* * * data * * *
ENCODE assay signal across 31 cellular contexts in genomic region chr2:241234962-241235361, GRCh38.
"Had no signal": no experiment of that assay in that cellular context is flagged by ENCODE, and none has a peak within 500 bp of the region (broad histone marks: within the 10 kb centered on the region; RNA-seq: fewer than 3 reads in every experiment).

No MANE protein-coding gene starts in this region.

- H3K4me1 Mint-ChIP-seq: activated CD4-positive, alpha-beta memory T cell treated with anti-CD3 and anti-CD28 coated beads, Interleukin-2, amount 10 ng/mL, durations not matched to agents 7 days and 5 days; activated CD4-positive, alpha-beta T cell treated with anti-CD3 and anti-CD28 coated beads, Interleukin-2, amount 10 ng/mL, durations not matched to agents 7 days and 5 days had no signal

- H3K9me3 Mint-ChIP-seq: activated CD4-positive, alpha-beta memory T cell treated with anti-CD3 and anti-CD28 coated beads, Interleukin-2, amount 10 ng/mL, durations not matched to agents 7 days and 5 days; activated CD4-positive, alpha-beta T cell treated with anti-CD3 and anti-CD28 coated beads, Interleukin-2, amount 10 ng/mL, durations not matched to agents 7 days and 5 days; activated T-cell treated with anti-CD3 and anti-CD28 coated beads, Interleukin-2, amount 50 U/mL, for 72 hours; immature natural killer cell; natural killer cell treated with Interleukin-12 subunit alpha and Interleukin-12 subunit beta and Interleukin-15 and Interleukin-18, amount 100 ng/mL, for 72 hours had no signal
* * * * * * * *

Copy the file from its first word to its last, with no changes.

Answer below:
ENCODE assay signal across 31 cellular contexts in genomic region chr2:241234962-241235361, GRCh38.
"Had no signal": no experiment of that assay in that cellular context is flagged by ENCODE, and none has a peak within 500 bp of the region (broad histone marks: within the 10 kb centered on the region; RNA-seq: fewer than 3 reads in every experiment).

No MANE protein-coding gene starts in this region.

- H3K4me1 Mint-ChIP-seq: activated CD4-positive, alpha-beta memory T cell treated with anti-CD3 and anti-CD28 coated beads, Interleukin-2, amount 10 ng/mL, durations not matched to agents 7 days and 5 days; activated CD4-positive, alpha-beta T cell treated with anti-CD3 and anti-CD28 coated beads, Interleukin-2, amount 10 ng/mL, durations not matched to agents 7 days and 5 days had no signal

- H3K9me3 Mint-ChIP-seq: activated CD4-positive, alpha-beta memory T cell treated with anti-CD3 and anti-CD28 coated beads, Interleukin-2, amount 10 ng/mL, durations not matched to agents 7 days and 5 days; activated CD4-positive, alpha-beta T cell treated with anti-CD3 and anti-CD28 coated beads, Interleukin-2, amount 10 ng/mL, durations not matched to agents 7 days and 5 days; activated T-cell treated with anti-CD3 and anti-CD28 coated beads, Interleukin-2, amount 50 U/mL, for 72 hours; immature natural killer cell; natural killer cell treated with Interleukin-12 subunit alpha and Interleukin-12 subunit beta and Interleukin-15 and Interleukin-18, amount 100 ng/mL, for 72 hours had no signal